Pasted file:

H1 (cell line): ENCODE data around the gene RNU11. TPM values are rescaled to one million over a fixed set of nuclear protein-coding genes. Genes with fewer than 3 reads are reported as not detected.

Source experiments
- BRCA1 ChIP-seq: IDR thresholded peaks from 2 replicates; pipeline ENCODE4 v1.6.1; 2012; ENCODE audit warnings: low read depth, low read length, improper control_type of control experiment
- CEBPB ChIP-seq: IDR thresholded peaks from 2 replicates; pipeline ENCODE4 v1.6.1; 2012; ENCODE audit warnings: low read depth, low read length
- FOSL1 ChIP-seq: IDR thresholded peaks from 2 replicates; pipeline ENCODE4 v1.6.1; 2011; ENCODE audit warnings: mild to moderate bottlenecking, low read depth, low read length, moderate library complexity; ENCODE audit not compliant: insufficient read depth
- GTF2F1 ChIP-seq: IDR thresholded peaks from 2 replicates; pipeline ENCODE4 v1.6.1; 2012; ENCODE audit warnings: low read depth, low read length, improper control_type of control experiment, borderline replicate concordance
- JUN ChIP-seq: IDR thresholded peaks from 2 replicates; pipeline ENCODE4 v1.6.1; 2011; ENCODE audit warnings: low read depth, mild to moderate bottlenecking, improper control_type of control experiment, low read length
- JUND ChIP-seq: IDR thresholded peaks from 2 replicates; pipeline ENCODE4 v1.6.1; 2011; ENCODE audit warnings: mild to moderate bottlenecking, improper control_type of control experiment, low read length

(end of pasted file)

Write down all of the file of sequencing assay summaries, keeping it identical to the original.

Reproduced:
H1 (cell line): ENCODE data around the gene RNU11. TPM values are rescaled to one million over a fixed set of nuclear protein-coding genes. Genes with fewer than 3 reads are reported as not detected.

Source experiments
- BRCA1 ChIP-seq: IDR thresholded peaks from 2 replicates; pipeline ENCODE4 v1.6.1; 2012; ENCODE audit warnings: low read depth, low read length, improper control_type of control experiment
- CEBPB ChIP-seq: IDR thresholded peaks from 2 replicates; pipeline ENCODE4 v1.6.1; 2012; ENCODE audit warnings: low read depth, low read length
- FOSL1 ChIP-seq: IDR thresholded peaks from 2 replicates; pipeline ENCODE4 v1.6.1; 2011; ENCODE audit warnings: mild to moderate bottlenecking, low read depth, low read length, moderate library complexity; ENCODE audit not compliant: insufficient read depth
- GTF2F1 ChIP-seq: IDR thresholded peaks from 2 replicates; pipeline ENCODE4 v1.6.1; 2012; ENCODE audit warnings: low read depth, low read length, improper control_type of control experiment, borderline replicate concordance
- JUN ChIP-seq: IDR thresholded peaks from 2 replicates; pipeline ENCODE4 v1.6.1; 2011; ENCODE audit warnings: low read depth, mild to moderate bottlenecking, improper control_type of control experiment, low read length
- JUND ChIP-seq: IDR thresholded peaks from 2 replicates; pipeline ENCODE4 v1.6.1; 2011; ENCODE audit warnings: mild to moderate bottlenecking, improper control_type of control experiment, low read length